Sicario Day of the Soldado had standards hard to beat, and we are talking about Denis Villeneuve standards. So does it even graze it? Fortunately, yes. The series that kickstarted in 2015 with the first installment has not been lost yet thanks to Taylor Sheridan who has once again taken the story forward by writing an absolute beauty. Sadly this movie is less on the action front as was promoted via trailers, but if you have a good solid fortified story in the front seat, petty things like that hardly matter.
The politics in Sicario Day of the Soldado is high on dope and the capricious behavior of government is simply frustrating. You almost get an idea of how the government works, how it doesn’t flinch whilst taking bold decisions and then how it becomes terrified trying to see it all the way through. You fathom that even the people who actually get the job done, happen to be nothing but tiny specks who don’t matter to a comfy sprawled up system.
Unfortunately, it works the same in every enclave of life. You go anywhere, that’s how the world rolls today. You don’t have a say in anything if you are not at the top of the chain. All you can do is suggest your ideas, put forth things to keep the engine of life rolling, but even if somebody at the highest notch wishes to listen, you are tightly bound to a single order. One word and everything that you have so carefully built will fall like dominoes. Everything boils down to just one man’s command who will do anything to save his name.
Sicario Day of the Soldado leverages that quotient effectively and depicts men trapped under decisions. It shows how brave men crumble even when they are at the top of their game.
Direction and Plot of Sicario Day of the Soldado (Spoilers)
The direction of Sicario Day of the Soldado by Stefano Sollima turned out to be surprisingly good if not matching the levels of Denis. That brings to mind the glorious depiction of an ambush from the perspective of a little girl inside a van. Not for once do we see a theatrical glorification of the men shooting at the convoy. It is like living a tale from your very own perspective. There are no faces to evil. From the vantage of a girl every man with a gun is. It is one of the most powerful scenes from the movie.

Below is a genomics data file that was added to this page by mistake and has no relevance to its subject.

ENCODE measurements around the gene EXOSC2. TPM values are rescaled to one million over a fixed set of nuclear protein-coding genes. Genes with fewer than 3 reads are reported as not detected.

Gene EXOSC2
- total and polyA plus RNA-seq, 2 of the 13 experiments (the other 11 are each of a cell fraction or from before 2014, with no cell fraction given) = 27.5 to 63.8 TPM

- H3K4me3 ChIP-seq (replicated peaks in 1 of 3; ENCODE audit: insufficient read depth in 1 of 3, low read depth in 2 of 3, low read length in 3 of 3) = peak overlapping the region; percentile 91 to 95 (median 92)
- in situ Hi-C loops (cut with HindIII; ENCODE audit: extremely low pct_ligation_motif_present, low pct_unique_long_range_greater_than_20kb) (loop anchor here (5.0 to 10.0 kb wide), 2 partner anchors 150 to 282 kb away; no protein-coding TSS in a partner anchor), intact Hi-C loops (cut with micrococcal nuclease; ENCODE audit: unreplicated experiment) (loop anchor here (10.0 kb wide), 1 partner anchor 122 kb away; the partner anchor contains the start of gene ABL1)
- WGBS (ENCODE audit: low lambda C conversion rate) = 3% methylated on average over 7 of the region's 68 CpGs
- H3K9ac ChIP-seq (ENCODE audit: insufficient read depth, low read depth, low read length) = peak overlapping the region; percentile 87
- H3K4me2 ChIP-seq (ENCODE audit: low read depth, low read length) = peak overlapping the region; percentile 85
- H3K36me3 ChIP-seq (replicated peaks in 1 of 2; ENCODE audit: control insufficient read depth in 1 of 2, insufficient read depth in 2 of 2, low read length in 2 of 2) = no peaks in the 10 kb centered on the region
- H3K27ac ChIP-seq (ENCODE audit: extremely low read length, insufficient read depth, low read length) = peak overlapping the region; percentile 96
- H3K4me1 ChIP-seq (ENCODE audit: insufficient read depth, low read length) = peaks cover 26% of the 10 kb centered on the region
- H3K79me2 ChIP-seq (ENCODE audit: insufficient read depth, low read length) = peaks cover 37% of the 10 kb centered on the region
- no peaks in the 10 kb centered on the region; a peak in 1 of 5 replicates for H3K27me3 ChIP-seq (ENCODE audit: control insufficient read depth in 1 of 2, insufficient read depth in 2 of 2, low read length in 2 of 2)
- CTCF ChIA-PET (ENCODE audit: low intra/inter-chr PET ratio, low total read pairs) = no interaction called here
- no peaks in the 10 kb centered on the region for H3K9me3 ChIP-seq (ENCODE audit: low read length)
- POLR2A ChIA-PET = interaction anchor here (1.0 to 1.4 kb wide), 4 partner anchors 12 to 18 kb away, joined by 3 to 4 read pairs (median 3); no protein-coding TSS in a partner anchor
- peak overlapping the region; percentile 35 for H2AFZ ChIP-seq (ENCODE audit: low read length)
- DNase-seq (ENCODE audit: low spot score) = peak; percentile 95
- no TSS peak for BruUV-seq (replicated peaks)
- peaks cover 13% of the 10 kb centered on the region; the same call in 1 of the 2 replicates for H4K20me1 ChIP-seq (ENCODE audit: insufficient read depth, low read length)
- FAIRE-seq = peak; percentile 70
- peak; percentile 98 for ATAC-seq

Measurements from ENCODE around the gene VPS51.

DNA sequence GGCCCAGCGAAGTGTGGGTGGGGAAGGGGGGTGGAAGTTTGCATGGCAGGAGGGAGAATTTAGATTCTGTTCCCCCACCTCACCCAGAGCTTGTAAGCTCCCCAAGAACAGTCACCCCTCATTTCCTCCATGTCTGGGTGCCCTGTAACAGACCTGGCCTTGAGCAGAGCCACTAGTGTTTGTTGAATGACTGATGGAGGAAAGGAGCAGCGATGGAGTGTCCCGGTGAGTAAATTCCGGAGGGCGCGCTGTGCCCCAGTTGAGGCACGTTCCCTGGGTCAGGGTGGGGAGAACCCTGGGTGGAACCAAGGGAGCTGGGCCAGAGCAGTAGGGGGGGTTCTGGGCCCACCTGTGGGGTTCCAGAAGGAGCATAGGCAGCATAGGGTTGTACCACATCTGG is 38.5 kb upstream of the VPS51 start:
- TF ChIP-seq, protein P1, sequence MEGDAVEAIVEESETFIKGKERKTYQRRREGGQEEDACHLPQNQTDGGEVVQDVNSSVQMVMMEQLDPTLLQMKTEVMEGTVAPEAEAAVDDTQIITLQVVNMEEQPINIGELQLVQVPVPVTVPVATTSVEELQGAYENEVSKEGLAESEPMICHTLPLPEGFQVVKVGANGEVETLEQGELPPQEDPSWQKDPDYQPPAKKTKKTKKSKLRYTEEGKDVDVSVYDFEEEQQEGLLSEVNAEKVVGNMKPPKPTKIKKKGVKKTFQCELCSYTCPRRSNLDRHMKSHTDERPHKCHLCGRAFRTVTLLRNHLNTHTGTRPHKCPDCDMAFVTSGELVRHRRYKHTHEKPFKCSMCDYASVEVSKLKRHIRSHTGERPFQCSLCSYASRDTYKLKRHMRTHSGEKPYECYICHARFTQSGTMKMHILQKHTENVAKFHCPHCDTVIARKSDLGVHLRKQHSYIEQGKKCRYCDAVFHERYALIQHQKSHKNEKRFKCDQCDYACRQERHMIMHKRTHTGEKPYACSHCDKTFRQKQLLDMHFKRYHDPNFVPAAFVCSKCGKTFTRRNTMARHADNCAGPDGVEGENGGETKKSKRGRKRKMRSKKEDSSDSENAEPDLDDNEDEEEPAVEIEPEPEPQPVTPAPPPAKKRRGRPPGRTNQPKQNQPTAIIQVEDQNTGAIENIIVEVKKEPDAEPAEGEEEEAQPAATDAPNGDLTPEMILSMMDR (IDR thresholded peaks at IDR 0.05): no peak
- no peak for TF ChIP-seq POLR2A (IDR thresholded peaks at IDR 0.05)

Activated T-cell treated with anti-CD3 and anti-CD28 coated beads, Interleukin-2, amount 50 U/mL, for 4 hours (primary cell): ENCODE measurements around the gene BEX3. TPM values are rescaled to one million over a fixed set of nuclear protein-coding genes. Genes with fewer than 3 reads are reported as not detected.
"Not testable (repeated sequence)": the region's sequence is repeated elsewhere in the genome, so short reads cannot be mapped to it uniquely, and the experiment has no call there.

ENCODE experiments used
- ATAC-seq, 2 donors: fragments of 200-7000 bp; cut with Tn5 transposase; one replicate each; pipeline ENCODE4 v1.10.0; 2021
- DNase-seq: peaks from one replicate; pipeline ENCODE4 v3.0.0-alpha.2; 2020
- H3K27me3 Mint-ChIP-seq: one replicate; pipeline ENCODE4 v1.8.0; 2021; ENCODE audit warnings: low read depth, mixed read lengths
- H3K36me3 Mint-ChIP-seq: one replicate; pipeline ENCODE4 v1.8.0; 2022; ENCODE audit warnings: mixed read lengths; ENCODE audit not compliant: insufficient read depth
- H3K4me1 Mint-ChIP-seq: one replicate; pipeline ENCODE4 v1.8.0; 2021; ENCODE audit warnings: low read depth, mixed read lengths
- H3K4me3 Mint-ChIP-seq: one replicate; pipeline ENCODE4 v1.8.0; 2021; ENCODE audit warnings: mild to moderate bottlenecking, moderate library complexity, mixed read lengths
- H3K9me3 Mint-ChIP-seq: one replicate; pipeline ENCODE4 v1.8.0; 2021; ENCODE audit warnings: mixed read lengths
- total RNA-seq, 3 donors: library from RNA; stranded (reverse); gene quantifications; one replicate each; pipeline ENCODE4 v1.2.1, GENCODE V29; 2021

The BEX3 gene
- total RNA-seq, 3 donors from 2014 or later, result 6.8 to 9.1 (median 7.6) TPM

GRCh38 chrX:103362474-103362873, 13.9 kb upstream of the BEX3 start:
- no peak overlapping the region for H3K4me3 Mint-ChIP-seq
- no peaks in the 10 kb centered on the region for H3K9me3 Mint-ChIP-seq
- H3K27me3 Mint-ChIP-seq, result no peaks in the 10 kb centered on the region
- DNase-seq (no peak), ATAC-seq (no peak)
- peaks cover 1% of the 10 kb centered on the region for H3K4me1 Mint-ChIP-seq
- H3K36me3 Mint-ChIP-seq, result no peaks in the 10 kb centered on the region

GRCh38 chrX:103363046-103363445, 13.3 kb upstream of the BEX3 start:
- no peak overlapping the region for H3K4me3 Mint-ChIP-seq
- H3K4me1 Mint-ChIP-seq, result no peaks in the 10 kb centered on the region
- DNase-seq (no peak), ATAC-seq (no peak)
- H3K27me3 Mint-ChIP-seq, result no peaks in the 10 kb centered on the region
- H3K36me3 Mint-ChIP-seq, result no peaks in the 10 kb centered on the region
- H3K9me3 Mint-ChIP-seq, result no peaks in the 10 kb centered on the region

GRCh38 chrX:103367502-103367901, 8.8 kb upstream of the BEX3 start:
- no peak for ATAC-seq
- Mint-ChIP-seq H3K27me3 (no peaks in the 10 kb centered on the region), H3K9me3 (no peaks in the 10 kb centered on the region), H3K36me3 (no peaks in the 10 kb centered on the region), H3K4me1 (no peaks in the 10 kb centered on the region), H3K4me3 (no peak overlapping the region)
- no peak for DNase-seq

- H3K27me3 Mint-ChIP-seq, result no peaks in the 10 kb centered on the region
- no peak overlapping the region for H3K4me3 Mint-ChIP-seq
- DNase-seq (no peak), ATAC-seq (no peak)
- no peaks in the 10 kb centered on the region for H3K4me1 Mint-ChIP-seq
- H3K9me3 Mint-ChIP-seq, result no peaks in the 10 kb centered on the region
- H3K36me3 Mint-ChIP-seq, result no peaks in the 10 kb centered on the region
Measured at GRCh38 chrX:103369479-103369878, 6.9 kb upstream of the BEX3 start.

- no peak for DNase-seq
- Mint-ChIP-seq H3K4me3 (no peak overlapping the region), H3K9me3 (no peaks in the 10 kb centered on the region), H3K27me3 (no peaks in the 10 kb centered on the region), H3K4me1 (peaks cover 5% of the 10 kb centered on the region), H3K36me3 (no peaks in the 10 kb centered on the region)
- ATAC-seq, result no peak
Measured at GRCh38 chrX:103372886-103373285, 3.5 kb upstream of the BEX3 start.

Sollima is great with building up. He becomes successful in creating some real tension. When you see your hero trapped in a situation, you are constantly feeling that mind-numbing blow in your heart, scanning tiny moves by the enemy. You are constantly rooting for him to escape a tight situation. If a director is able to create that thrilling nail-biting moment without giving away what’s going to happen, he has managed to rivet you in a trance. That’s what happens here.
Stefano Sollima is also unafraid of depicting gore. Blood is not splattered all across the movie since a lot of areas are left to the viewer’s imagination. But when it is an absolute necessity there is no doubt aplenty.
This sequel explores US’s involvement once again on Mexico’s soil after a tragic bombing occurs in a mall in Kansas City. As a comeback bid, Matt Graver (Josh Brolin) is put on a mission to use extreme measures against those suspected to transport terrorists from Mexico. In comes Alejandro Gillick (Benicio Del Toro) who is hired to start a war between cartels.
Matt Graver: You gonna help us start a war.
Alejandro: With who?
Matt Graver: With everyone.
Alejandro then slays a crooked lawyer of Matamoros cartel in a theatrical display of wrath. Later the team nabs Isabel Reyes (Isabela Moner), the daughter of a kingpin of their rivals to piss them off. They stage a rescue with the help of DEA, to plant the idea that she was kidnapped by her father’s enemies. Their mission is to escort her back to Mexico but to hand her over to her father’s rivals so as to inflame the strain.
The team gets ambushed by Mexican police as Isabel escapes amid havoc. That’s where Alejandro parts with Graver and decides to pursue Isabel alone. The US Government figures out that they messed up since two of the suicide bombers were actually US citizens and were not smuggled in as were preconceived. The mission to mess with the cartels is aborted at once and Graver is asked to erase everything that could link their involvement. Meaning even Isabel is to be executed.
I could throw a stick across the river and hit fifty grieving fathers.